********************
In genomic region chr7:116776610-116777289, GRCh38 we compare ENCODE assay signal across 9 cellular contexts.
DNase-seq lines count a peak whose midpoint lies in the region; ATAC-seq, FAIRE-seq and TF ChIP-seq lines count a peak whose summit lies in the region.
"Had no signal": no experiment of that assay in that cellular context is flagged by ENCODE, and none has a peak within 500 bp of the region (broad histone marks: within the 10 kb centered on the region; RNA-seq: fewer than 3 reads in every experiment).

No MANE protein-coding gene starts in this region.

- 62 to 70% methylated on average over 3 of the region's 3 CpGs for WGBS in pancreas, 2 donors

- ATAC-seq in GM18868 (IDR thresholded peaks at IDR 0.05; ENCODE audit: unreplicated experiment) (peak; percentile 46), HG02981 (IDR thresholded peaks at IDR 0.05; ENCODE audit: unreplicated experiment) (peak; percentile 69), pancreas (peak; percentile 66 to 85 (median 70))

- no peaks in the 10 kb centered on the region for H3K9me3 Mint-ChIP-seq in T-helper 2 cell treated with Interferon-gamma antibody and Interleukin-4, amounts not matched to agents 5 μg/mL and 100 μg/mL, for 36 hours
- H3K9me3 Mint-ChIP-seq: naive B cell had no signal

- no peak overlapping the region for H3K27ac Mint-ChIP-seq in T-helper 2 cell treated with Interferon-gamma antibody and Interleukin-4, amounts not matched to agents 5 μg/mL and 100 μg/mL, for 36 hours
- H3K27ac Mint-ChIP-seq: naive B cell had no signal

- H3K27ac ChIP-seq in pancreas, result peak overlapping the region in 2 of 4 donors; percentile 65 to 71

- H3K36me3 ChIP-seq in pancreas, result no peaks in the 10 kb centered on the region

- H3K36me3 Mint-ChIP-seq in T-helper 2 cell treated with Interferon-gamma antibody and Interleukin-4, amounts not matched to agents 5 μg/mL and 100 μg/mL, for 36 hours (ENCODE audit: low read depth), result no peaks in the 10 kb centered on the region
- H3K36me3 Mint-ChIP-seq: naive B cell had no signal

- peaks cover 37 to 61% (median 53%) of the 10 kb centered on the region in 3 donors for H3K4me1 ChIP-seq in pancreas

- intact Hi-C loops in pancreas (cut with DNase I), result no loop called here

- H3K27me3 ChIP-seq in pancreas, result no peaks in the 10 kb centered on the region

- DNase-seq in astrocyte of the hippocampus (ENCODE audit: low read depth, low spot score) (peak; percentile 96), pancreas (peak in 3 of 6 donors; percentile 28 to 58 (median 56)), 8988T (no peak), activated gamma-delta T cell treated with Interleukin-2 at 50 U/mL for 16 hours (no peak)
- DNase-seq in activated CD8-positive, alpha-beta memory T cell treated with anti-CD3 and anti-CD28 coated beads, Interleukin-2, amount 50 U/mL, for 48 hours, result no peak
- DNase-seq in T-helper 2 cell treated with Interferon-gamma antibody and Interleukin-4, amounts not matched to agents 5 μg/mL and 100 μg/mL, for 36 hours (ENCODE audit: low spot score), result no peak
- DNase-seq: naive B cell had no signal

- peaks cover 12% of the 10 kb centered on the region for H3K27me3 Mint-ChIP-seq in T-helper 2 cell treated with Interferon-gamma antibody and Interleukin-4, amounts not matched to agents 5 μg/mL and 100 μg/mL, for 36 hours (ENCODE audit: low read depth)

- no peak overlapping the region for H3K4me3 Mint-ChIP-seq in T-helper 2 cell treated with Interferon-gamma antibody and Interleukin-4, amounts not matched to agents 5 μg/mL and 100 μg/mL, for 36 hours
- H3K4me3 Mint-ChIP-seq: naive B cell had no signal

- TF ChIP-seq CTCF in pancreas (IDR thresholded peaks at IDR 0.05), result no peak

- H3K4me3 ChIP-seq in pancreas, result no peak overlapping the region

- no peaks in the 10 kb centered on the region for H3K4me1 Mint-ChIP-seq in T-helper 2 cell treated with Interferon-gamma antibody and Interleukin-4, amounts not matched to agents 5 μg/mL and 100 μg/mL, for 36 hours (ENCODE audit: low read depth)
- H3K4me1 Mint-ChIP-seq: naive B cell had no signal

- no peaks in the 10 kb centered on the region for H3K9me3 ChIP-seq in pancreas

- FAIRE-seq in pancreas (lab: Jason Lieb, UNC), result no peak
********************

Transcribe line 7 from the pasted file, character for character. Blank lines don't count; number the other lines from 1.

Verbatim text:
- no peaks in the 10 kb centered on the region for H3K9me3 Mint-ChIP-seq in T-helper 2 cell treated with Interferon-gamma antibody and Interleukin-4, amounts not matched to agents 5 μg/mL and 100 μg/mL, for 36 hours